Court vacated EPA's redesignation of the Indiana and Ohio portions of 
the Cincinnati-Hamilton nonattainment area to attainment for the 1997 
PM2.5 NAAQS because EPA had not yet approved Subpart 1 RACM 
for the Cincinnati Area into the Indiana and Ohio SIPs.\2\ The Court 
concluded that ``a State seeking redesignation `shall provide for the 
implementation' of RACM/RACT, even if those measures are not strictly 
necessary to demonstrate attainment with the PM2.5 NAAQS . . 
. . If a State has not done so, EPA cannot `fully approve[]' the area's 
SIP, and redesignation to attainment status is improper.'' Sierra Club, 
781 F.3d at 313.
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    \2\ The Court issued an amended decision on July 14, 2015, 
revising some of the legal aspects of the Court's analysis of the 
relevant statutory provisions (section 107(d)(3)(E)(ii) and section 
172(c)(1)) but maintaining its prior holding that section 172(c)(1) 
``unambiguously requires implementation of RACM/RACT prior to 
redesignation . . . even if those measures are not strictly 
necessary to demonstrate attainment with the PM2.5 
NAAQS.'' See Sierra Club v. EPA, Nos. 12-3169, 12-3182, 12-3420 (6th 
Cir. July 14, 2015).
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II. What are EPA's proposed actions?

    EPA is bound by the Sixth Circuit's decision in Sierra Club v. EPA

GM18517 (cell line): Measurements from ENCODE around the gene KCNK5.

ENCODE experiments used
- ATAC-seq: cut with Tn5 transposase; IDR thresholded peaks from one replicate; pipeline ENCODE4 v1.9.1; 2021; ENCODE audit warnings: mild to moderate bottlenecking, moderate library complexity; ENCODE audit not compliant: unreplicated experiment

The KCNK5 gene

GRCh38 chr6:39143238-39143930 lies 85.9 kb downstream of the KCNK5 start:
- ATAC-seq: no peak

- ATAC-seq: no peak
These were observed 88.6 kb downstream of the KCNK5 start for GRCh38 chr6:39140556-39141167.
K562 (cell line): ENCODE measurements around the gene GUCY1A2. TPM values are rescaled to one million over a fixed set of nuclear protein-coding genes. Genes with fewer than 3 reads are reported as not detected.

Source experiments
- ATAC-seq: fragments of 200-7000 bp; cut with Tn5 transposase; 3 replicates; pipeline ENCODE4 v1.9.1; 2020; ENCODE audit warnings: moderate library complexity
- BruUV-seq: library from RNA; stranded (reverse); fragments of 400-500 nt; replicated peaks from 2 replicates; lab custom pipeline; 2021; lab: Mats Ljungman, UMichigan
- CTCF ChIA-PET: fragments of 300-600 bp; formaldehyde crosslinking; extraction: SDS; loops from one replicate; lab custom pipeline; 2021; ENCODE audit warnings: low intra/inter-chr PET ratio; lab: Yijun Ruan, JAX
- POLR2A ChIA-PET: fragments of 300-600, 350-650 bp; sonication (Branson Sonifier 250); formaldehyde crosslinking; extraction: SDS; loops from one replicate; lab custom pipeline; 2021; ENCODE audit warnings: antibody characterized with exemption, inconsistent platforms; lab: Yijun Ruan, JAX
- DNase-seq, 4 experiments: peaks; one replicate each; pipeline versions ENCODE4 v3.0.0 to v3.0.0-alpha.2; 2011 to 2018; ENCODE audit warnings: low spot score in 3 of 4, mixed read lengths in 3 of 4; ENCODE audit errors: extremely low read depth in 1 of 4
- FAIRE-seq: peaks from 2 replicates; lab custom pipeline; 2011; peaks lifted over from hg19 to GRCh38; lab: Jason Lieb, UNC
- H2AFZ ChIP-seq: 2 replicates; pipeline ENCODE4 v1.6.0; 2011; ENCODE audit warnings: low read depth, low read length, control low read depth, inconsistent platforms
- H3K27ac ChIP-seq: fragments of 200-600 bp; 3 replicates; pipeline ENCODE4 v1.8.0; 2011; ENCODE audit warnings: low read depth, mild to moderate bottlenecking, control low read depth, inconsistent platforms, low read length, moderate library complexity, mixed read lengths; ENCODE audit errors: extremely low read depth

within the Court's jurisdiction unless it is overturned.\3\ Although 
EPA continues to believe that Subpart 1 RACM is not an applicable 
requirement under section 107(d)(3)(E) for an area that has already 
attained the 1997 Annual PM2.5 NAAQS, EPA is proposing two 
separate but related actions regarding the Tennessee portion of the 
Chattanooga

[[Page 56420]]

TN-GA-AL Area in response to the Court's decision.4 5
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    \3\ The states of Kentucky, Michigan, Ohio, and Tennessee are 
located within the Sixth Circuit's jurisdiction.
    \4\ Pursuant to 40 CFR 56.5(b), the EPA Region 4 Regional 
Administrator signed a memorandum on July 20, 2015, seeking 
concurrence from the Director of EPA's Air Quality Policy Division 
(AQPD) in the Office of Air Quality Planning and Standards to act 
inconsistent with EPA's interpretation of CAA sections 107(d)(3)(E) 
and 172(c)(1) when taking action on pending and future redesignation 
requests in Kentucky and Tennessee because the Region is bound by 
the Sixth Circuit's decision in Sierra Club v. EPA. The AQPD 
Director issued her concurrence on July 22, 2015. The July 20, 2015,